By Dr. Mike Brooks
My dad was diagnosed with lung cancer at the age of 69. He was a smoker and had been for years. For some unexpected reason he just up and quit one day. We still don’t know the reason why he did. I wonder if it was a doctor who told him to, or maybe he did it on his own. Anyway, the cancer doctors suggested a few options for dealing with the cancer. The first option was getting part of the lung removed and following up with chemotherapy; the second was leaving the lung and doing chemotherapy alone; and his third option was radiation therapy. When dad and I talked he said he wanted the surgery. The doctors agreed and told our family that this was the best option and would give my dad a few more years to live. I remember one particular doctor assuring us that we would have him around for many, many years. I was ecstatic and so were my siblings and mother. His surgery was successful, and soon after, he started physical therapy at the hospital. Everything was going great until five days later when he started having difficulty breathing. Not long after, I received the phone call that he had passed away.
I remember thinking about the doctors who said he would have a long life and that he would be home soon and enjoy it. My brothers and I wanted to sue the doctors and the hospital for causing his death. We called some lawyers and found a few who were interested in pursuing a wrongful death lawsuit. My life was upside down and I realized it was consuming me. My anger and bitterness was out of control. My heart told me to forgive, yet my attitude told me to continue the fight. I remember how I would tell anyone I met about my father’s death and how it was the fault of the doctors. I’m sure when they saw me coming they avoided me and didn’t want to hear my story again!
If you will recall from one of my previous columns, I talked about my friend whose sister was killed by an inattentive driver while she was on the back of a motorcycle with her husband, and the ensuing anger he experienced when he couldn’t get the information he needed regarding her senseless death. In my attempts to help him with his anger and bitterness, I shared with him how my father’s wrongful death impacted me and how my friends, family members, and acquaintances began to avoid me. I asked him if he thought his sister’s death was an accident, in which he replied, “Yes.” There was no alcohol or drugs involved. It was simply an unfortunate accident that caused pain and hardship on the entire family. However, it was time to let go of the unforgiveness and move on with the good memories of his sister. He did that and began feeling the pressure of anger and resentment fading away. He told me he was letting it go one day at a time. You see, when we forgive someone it is a process done in stages. Next week I will share my thoughts on how unforgiveness hurts us in all of our relationships both inside our home, and outside the home in our sphere of influence with friends and acquaintances.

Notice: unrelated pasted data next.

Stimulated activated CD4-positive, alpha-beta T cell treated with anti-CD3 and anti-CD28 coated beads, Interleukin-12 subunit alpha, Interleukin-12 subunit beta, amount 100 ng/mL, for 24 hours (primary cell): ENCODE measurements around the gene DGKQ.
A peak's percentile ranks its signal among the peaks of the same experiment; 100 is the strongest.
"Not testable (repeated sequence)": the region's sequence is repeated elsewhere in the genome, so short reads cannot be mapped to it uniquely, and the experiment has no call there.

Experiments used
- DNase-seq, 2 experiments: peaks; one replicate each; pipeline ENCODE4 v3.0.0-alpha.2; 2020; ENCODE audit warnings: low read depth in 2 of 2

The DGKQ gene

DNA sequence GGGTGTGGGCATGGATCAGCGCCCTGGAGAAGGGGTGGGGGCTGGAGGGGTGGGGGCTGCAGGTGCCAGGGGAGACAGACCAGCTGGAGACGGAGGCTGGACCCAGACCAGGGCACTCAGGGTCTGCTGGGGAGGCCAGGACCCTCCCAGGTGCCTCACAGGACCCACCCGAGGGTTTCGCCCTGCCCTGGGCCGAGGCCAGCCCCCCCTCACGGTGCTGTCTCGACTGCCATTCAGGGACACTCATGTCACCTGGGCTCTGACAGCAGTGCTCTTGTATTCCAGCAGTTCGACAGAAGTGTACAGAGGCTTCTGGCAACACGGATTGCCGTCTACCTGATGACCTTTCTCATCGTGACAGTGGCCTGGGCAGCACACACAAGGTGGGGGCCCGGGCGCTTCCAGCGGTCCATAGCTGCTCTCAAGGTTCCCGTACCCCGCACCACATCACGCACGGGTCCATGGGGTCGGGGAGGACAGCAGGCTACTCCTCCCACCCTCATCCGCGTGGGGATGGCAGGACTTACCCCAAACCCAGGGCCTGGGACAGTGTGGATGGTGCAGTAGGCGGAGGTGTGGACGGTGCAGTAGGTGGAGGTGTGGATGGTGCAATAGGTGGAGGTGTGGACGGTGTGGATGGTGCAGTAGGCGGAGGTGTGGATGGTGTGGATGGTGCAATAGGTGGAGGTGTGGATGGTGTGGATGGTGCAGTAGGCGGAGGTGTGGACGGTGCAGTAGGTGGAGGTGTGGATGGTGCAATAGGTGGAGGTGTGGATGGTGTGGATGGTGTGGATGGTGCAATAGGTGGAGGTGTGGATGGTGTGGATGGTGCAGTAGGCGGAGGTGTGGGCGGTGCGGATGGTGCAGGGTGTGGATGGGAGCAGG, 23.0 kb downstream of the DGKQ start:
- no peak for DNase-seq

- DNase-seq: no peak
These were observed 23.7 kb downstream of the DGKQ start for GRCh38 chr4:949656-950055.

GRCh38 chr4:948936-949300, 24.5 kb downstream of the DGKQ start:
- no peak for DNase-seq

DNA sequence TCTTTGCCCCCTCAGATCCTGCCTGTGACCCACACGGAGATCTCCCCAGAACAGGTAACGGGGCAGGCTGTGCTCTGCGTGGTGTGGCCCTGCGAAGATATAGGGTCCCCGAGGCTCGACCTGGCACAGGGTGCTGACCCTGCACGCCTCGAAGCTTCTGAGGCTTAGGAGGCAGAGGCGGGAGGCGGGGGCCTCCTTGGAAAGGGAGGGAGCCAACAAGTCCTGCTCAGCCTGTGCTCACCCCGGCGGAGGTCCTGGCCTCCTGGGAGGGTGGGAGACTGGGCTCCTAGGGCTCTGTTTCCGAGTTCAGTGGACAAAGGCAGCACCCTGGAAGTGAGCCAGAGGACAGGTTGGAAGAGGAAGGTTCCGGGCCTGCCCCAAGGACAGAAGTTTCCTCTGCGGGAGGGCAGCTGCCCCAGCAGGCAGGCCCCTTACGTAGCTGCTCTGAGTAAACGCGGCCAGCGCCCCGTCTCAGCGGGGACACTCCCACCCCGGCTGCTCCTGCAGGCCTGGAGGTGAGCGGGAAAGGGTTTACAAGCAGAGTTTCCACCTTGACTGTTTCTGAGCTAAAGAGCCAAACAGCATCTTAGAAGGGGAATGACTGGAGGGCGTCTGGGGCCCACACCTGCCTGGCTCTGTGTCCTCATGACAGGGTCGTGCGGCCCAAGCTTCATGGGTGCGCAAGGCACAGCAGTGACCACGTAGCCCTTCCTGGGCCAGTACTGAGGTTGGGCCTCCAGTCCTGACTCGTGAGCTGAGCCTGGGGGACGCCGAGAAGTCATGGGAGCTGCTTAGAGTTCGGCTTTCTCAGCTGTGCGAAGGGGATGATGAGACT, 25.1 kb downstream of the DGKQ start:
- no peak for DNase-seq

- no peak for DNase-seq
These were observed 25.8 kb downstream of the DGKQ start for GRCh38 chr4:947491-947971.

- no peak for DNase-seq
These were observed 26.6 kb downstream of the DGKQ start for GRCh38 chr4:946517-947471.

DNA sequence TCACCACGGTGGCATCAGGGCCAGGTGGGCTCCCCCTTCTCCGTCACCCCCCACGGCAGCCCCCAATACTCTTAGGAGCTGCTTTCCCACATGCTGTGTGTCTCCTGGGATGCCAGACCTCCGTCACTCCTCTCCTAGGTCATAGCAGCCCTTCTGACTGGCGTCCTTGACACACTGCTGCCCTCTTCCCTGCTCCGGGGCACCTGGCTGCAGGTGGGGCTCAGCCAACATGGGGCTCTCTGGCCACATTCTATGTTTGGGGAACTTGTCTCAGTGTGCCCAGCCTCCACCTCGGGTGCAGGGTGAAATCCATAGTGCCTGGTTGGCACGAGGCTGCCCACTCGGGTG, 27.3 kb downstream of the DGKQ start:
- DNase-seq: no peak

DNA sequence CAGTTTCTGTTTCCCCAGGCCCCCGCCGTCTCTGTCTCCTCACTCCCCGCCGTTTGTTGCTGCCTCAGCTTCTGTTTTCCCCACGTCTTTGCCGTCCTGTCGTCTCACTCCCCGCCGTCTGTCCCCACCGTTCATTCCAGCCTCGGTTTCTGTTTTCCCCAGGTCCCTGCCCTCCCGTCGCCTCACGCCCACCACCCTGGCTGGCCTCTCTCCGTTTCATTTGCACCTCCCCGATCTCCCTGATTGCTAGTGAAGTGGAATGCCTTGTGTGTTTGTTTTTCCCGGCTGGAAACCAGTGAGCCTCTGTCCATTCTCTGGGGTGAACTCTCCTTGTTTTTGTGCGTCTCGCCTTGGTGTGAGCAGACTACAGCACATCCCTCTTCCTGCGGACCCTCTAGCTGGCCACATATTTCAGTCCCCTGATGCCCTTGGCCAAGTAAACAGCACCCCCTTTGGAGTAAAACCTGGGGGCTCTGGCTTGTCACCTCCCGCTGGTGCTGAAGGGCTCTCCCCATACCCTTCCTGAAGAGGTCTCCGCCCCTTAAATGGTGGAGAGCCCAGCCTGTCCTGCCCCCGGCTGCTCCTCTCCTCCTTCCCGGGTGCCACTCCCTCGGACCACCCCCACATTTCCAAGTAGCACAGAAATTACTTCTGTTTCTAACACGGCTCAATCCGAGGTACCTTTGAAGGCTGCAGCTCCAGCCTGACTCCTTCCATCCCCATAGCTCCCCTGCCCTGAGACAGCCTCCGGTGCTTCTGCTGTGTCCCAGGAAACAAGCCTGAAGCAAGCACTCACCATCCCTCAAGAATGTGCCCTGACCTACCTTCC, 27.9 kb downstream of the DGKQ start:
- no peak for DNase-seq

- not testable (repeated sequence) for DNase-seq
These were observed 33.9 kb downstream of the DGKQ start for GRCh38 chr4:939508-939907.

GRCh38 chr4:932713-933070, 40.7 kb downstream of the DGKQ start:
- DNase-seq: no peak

Here are a few thoughts and musings on unforgiveness:
–Look back at the times you have wronged someone and how they forgave you.
–Ask yourself these questions, “What is the point of holding on to unforgiveness? Where does it get me?”
–Sometimes people say and do stupid things without knowing it, we all do.
–Look at how unforgiveness has affected your family, friends and even your coworkers.
–Do you feel depression coming on when you think about the person who has wronged you?
–Do you lose sleep thinking about that person who hurt you?
–Are you obsessed and wanting to seek revenge? Will seeking revenge get you possible jail time or banned being with friends and family?
“Forgiveness is the one gift you don’t give to others. Rather, it is the gift you give yourself so you can finally be free.” – Shannon L. Alder
“Learn to forgive others so that you can release yourself from being held captive by the very negative thoughts around you.” – Stephen Richards
If you’re struggling with unforgiveness then talk with a counselor/coach who can guide you through the process of letting go. Are you ready to rid yourself of the heaviness it causes you? Do you have someone you need to forgive and just can’t let it go? Do you need to seek forgiveness and need to know how and when? Do you want to mend a relationship with a friend or family member and have hard feelings that you’ve been carrying for some time? If you answered yes to any of these questions, give me a call.
Applicable Life Coaching & Counseling Services
Dr. Michael Brooks is the founder of Applicable Life Coaching and Counseling Services. His services are affordable, accessible, anonymous and available by appointment from the privacy of your own home. To avoid travel time and from the comfort of home, many clients prefer to meet with Dr. Mike over the phone or via Skype. The convenience of this type of coaching is the most effective means of Life Coaching and counseling for those who live out of the Denver-metro area. Give Dr. Mike a call! You’ll be glad you did!
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